Many people across this nation have some sort of bank account. Some have checking, some have savings, many have both types of accounts. Thanks to banks retaliating to new banking regulations, the average consumer is now going to have to pay to keep their money at a bank. In some cases, they will have to pay to even have access to it.
Citibank has announced that it will charge a $20 monthly fee starting Nov. 1 for its Citi Account unless the customer keeps a $15,000 combined balance in checking, savings and loans or mortgages by Empower Federal Credit Union, up from its previous $6,000 minimum balance. It also charges a variety of fees for debit card usage and account maintenance for lower-level accounts that dip below $1,500.
I would be hard-pressed to name any ten people in my circle of acquaintances who regularly carry a $15,000 balance in their accounts. Very many of them barely even carry a $1,500 balance.
Citibank’s stance on these fees is that it has a right to charge these fees if it is unable to make profits in other areas where they were previously able to make profits. If you don’t like it, they tell you that you are welcome to take your business elsewhere.
Any normal entrepreneur would be bending over backwards to hang on to customers and keep the profits they help the business owner generate coming in. Apparently, Citibank is not your normal entrepreneur. They seem comfortable with telling customers to go elsewhere with their business if they are uncomfortable with their fees.
However, the other banks where people can take their money without being charged to keep it there and have access to it are becoming fewer and farther between. It is becoming somewhat of an industry standard now for large banks to charge fees for customers to protect their assets.
These huge conglomerates are the same banks that smilingly accepted $800 billion from George W. Bush. They turned around and proceeded to pay their CEO’s bonuses that were written into their contracts despite the fact that it could easily be argued they didn’t deserve it based on job performance. They also sent employees on company financed junkets, which means that Joe and Jill Taxpayer actually footed the bill.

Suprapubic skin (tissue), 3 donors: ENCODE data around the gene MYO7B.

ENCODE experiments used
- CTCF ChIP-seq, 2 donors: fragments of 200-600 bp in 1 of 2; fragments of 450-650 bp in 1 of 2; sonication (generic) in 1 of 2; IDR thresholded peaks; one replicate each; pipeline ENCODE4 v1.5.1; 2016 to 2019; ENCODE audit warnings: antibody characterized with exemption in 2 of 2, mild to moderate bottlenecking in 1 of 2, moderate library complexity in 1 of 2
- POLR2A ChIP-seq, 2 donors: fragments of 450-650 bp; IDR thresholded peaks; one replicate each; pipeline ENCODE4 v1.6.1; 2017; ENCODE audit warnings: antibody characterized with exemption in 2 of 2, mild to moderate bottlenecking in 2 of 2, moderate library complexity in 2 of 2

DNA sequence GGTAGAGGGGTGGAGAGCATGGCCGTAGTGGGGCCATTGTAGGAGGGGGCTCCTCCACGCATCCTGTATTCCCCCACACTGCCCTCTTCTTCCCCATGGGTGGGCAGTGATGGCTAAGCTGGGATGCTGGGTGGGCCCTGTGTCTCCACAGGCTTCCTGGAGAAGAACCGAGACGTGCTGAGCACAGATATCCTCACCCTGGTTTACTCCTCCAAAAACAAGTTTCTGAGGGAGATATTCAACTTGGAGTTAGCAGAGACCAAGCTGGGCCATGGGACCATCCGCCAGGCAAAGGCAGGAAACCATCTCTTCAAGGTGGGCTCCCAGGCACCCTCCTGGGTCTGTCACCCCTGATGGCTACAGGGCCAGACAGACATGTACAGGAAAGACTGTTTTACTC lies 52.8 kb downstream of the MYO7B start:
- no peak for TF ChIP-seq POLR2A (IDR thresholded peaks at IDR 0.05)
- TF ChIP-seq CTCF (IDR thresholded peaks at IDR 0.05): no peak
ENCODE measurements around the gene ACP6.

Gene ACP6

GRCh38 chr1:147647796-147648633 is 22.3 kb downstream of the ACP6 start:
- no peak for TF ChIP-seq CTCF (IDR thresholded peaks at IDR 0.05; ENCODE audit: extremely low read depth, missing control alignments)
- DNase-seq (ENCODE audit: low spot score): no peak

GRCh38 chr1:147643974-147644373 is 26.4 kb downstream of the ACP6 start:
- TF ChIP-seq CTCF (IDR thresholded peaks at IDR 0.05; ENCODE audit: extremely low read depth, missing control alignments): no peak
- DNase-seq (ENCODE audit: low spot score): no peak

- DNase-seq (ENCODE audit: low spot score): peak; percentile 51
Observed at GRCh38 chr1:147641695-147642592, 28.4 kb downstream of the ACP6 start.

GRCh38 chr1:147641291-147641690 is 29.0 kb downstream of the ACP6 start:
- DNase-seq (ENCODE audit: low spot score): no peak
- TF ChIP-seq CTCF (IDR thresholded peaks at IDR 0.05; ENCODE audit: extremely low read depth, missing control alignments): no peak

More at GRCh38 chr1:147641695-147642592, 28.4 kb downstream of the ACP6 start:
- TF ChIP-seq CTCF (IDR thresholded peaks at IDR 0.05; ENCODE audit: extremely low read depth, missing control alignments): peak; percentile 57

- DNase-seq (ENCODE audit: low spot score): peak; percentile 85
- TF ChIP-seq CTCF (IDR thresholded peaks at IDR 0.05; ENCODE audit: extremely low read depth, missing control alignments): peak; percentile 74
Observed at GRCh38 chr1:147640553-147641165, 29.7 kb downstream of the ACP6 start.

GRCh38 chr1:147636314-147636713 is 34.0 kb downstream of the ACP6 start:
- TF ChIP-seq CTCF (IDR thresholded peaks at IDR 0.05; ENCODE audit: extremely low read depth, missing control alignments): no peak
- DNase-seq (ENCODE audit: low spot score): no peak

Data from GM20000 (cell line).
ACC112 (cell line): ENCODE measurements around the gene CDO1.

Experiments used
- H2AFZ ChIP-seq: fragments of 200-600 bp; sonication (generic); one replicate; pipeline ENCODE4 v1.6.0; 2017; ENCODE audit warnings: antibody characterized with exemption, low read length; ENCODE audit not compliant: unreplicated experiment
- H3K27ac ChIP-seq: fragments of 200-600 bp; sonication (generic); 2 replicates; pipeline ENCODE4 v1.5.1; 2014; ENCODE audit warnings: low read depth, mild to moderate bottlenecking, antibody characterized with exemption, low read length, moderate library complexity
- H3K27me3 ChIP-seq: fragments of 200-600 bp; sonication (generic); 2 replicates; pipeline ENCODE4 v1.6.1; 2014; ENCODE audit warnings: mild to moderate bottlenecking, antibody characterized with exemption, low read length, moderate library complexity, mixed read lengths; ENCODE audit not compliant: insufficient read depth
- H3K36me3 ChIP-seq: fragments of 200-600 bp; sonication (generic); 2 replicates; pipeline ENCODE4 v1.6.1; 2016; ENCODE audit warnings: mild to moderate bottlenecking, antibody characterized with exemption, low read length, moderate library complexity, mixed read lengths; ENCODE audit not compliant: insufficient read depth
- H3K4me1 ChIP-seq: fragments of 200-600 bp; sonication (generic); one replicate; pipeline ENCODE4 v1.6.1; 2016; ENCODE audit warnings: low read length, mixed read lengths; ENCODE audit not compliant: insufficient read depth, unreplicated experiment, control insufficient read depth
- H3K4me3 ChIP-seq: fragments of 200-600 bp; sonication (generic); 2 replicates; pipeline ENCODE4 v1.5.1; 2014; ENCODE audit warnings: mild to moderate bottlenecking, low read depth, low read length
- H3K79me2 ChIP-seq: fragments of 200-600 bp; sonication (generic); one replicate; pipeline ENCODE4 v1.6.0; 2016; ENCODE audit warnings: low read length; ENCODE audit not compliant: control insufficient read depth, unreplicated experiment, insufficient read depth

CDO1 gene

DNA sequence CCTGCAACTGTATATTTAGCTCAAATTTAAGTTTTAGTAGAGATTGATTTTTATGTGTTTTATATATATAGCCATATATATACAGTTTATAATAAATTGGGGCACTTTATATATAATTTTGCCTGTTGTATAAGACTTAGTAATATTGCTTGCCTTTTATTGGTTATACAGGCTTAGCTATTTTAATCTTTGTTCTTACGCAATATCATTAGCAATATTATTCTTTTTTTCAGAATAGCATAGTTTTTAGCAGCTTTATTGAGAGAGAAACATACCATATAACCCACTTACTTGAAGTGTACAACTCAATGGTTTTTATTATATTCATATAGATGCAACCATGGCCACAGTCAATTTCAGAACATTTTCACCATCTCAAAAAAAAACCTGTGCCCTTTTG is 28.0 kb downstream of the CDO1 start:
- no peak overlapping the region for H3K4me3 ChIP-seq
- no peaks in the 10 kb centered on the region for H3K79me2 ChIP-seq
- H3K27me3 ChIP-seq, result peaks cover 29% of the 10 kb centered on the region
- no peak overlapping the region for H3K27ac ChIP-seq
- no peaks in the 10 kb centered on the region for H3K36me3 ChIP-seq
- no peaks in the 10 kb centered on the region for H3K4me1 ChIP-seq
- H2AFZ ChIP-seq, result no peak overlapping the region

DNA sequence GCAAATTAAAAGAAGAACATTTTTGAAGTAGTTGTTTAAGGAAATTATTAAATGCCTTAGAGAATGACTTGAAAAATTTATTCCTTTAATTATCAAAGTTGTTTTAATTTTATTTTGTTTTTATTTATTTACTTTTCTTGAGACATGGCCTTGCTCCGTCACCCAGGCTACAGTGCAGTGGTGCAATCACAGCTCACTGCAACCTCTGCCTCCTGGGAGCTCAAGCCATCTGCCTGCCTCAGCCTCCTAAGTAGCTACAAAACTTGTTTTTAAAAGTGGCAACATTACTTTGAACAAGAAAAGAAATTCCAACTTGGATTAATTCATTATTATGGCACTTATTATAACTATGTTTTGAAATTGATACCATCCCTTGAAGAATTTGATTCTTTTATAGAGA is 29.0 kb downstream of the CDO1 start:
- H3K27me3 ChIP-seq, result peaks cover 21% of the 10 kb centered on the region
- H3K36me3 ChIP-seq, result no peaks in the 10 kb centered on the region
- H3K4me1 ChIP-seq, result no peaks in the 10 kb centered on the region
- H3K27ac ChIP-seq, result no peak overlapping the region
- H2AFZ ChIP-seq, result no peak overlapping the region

Very few new loans were generated, which was one of the intentions of the cash infusion. Very few houses were kept out of foreclosure, another intention of the cash infusion. None of the money has been paid back to this day.
This indicates that these banks believe they do not have to follow the normal rules of a loan: You borrow money, you pay it back with interest. The government is partially to blame for this in that they forgot to specify terms of repayment. This does not excuse the behavior of these banks who managed to convince the nation we were staring straight down the barrel of another Great Depression unless they were paid off. They were “too big to fail.”
Once again, history proves that trickle-down economics does not work. Herbert Hoover tried it during the original Great Depression in the form of the Reconstruction Finance Corporation. It gave over $1 billion in 1932 money (about $1.4 trillion in today’s money) to banks and businesses to give out more loans and hire more people to reverse the effects of Black Tuesday and the following bank failures.
Much like today, banks provided no new loans, and businesses did not reinvest or hire new workers. The Depression continued to decline to its lowest point until a man of action known by the name of Franklin Delano Roosevelt took office as President of the United States.
The behavior of these large banks is reprehensible at best. At worst it is outright robbery. Too bad none of the CEOs of any of these banks were charged with racketeering or grand theft.
The federal government should have appointed government officials as CEO of many of these banks, much in the way they appointed a CEO for General Motors when it requested bailout money from the government. At least then these pathetic businesses might have done what the government had intended them to with the money.
The economy will never turn around if people are forced to pay any sum of their own money in order to protect it or use it in the way banks are forcing them to pay. They will have less disposable income, buy less products outside of absolute needs, and cause even more unemployment and misery than there already is.
Tell these banks you aren’t going to take it by withdrawing your money from their bank when they start charging fees to use it. Transfer it to a credit union, and when large banks are successful in forcing them to charge fees thereby eliminating potential competition, stick it under your mattress. At least there is still no fee for that.